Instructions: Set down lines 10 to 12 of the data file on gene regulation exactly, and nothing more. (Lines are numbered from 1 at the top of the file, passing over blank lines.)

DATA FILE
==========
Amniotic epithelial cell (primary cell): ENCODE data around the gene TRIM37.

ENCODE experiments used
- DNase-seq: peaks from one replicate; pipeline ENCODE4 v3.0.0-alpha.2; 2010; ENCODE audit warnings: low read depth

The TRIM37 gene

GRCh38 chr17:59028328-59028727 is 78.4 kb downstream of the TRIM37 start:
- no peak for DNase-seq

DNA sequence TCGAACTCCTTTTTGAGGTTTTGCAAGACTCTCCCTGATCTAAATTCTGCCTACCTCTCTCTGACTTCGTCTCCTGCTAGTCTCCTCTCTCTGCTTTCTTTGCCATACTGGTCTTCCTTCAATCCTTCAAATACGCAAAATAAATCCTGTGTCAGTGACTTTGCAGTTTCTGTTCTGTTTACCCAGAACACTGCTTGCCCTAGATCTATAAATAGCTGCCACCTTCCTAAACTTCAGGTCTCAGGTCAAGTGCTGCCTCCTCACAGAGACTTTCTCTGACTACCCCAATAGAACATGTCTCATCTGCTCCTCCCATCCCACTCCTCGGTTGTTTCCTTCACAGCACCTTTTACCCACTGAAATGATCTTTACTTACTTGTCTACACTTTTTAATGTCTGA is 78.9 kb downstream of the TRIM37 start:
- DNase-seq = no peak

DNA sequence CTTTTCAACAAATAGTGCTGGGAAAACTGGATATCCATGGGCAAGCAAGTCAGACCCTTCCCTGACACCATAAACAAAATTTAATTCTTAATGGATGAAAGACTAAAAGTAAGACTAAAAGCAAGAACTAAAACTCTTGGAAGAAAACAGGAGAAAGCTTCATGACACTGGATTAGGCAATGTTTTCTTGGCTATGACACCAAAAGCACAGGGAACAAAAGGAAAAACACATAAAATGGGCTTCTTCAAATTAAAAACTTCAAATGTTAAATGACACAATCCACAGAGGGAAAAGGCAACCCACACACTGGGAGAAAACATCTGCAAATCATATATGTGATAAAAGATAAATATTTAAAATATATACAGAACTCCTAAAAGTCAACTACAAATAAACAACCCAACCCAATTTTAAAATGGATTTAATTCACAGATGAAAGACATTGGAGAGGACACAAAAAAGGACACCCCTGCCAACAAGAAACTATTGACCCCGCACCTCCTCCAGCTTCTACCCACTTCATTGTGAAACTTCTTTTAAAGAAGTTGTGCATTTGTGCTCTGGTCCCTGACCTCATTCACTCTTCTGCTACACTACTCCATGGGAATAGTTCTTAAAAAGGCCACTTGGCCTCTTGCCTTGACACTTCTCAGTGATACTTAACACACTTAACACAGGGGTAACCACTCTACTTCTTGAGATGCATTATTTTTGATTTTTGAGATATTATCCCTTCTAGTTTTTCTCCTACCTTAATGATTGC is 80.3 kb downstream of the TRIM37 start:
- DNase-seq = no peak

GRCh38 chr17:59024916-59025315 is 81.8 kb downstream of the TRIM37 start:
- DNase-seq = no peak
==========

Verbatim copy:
- DNase-seq = no peak

GRCh38 chr17:59024916-59025315 is 81.8 kb downstream of the TRIM37 start:
- DNase-seq = no peak